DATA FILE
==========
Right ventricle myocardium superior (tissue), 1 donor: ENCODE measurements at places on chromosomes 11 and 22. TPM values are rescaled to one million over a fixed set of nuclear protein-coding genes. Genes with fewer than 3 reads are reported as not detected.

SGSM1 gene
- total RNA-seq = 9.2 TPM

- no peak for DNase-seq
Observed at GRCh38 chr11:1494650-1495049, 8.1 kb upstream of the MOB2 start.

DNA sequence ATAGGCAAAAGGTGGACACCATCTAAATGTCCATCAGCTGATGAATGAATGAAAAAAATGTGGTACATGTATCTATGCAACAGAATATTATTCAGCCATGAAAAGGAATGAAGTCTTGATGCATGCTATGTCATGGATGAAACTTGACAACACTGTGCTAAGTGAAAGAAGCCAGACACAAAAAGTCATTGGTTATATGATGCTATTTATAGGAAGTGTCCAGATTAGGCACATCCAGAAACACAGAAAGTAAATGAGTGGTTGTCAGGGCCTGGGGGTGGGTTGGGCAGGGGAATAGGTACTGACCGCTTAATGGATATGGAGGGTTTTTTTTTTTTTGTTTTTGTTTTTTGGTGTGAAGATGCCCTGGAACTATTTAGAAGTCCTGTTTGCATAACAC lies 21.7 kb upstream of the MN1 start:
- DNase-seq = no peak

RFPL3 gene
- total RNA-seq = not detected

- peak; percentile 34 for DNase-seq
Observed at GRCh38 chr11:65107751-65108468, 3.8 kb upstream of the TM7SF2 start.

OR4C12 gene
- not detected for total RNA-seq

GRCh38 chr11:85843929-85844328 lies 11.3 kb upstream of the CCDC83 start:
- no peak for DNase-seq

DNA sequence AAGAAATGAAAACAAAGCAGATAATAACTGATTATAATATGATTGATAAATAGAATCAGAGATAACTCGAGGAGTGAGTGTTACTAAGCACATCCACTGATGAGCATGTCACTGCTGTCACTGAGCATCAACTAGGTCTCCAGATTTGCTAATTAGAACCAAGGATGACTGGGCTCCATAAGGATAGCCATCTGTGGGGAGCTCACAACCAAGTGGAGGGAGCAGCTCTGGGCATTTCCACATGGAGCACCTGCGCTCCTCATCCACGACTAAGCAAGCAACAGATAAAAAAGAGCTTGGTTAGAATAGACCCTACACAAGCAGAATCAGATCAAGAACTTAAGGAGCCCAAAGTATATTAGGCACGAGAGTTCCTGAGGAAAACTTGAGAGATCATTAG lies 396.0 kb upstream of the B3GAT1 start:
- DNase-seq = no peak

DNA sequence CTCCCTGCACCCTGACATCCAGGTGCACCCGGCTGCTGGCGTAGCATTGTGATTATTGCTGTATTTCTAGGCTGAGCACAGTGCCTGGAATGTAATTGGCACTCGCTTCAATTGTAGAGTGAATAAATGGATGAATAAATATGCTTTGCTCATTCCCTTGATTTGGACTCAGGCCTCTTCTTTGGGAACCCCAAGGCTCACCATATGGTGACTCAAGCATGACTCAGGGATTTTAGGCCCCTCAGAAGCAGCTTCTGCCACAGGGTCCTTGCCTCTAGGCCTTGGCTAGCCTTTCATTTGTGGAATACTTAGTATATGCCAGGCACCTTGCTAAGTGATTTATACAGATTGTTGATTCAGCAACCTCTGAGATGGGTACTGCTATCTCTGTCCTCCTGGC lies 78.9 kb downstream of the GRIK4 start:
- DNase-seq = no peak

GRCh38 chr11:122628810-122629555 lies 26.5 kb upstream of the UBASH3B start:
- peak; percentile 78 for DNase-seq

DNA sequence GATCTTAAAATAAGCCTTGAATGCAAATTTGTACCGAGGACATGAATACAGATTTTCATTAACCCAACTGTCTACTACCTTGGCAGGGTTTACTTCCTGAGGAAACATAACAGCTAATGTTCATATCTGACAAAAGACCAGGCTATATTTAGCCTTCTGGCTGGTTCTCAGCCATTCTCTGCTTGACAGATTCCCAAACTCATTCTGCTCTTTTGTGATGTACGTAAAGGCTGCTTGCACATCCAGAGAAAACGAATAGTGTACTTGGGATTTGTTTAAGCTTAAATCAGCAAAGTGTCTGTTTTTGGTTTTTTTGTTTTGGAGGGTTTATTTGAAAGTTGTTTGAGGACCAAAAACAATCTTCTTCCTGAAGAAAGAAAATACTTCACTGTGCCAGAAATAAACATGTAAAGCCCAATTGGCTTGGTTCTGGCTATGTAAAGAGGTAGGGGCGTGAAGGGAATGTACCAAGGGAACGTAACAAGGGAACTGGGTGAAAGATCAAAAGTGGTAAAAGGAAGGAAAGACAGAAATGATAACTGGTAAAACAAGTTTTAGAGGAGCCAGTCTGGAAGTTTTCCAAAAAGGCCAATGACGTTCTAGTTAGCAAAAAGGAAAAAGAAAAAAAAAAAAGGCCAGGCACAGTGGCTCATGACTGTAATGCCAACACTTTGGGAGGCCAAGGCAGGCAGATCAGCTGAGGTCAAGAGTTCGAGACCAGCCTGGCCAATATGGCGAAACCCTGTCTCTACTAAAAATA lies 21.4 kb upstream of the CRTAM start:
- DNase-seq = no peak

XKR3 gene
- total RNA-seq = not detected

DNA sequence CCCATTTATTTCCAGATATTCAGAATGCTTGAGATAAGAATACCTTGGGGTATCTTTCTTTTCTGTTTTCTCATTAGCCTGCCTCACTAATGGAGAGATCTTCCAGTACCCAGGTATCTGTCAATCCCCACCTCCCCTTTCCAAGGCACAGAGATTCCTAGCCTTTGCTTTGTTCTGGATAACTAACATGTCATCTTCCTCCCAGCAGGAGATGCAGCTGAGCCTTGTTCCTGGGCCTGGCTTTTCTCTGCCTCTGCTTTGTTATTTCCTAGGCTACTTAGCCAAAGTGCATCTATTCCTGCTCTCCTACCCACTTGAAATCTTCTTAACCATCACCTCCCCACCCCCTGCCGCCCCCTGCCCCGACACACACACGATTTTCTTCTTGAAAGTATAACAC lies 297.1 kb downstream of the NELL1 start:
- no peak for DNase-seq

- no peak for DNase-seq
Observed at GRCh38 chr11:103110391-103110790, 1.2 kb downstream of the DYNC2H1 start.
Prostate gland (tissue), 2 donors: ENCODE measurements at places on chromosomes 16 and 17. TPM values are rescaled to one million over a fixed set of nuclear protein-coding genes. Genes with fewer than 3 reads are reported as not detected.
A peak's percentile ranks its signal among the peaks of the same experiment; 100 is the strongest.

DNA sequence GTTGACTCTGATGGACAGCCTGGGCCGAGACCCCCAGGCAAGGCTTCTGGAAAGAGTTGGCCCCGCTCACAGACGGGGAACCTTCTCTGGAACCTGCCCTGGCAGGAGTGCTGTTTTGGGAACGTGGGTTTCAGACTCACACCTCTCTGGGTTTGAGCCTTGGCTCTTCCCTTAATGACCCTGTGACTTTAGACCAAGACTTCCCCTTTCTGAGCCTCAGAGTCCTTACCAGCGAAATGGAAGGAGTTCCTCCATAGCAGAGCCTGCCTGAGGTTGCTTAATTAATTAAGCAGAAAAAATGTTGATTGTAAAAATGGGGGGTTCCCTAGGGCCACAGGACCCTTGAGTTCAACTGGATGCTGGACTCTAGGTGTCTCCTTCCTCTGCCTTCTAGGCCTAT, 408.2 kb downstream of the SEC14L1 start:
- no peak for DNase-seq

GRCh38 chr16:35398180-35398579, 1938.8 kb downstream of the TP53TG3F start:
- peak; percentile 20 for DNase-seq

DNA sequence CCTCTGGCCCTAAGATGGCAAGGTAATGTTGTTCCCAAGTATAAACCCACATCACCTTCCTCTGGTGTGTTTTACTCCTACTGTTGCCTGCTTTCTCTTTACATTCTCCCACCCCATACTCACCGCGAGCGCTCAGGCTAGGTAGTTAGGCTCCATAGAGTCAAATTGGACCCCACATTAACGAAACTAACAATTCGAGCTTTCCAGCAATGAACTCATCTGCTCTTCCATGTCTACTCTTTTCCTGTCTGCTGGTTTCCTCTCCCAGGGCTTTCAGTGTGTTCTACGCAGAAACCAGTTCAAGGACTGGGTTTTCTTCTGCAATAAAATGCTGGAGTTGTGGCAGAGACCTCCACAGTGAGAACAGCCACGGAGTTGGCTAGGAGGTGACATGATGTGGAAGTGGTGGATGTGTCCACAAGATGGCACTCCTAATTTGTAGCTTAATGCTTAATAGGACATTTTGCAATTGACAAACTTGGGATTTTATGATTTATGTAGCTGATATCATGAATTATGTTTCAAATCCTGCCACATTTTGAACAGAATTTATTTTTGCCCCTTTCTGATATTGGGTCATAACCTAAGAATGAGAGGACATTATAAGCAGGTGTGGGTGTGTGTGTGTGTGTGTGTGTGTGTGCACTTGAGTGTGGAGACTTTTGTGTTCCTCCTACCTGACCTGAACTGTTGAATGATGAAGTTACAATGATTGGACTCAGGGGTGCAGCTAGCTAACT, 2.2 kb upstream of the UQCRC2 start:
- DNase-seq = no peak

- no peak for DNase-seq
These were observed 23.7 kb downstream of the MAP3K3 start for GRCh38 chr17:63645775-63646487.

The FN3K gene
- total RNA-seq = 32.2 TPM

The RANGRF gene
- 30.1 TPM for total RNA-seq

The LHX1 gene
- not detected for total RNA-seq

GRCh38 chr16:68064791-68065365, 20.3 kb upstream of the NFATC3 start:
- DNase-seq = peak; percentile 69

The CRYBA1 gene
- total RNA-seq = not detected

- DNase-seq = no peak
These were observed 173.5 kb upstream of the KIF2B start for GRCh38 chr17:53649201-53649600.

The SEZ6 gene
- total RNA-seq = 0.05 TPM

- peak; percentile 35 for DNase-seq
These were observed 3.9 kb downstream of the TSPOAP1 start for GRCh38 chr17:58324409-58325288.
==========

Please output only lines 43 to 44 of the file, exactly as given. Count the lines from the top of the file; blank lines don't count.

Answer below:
- 30.1 TPM for total RNA-seq

The LHX1 gene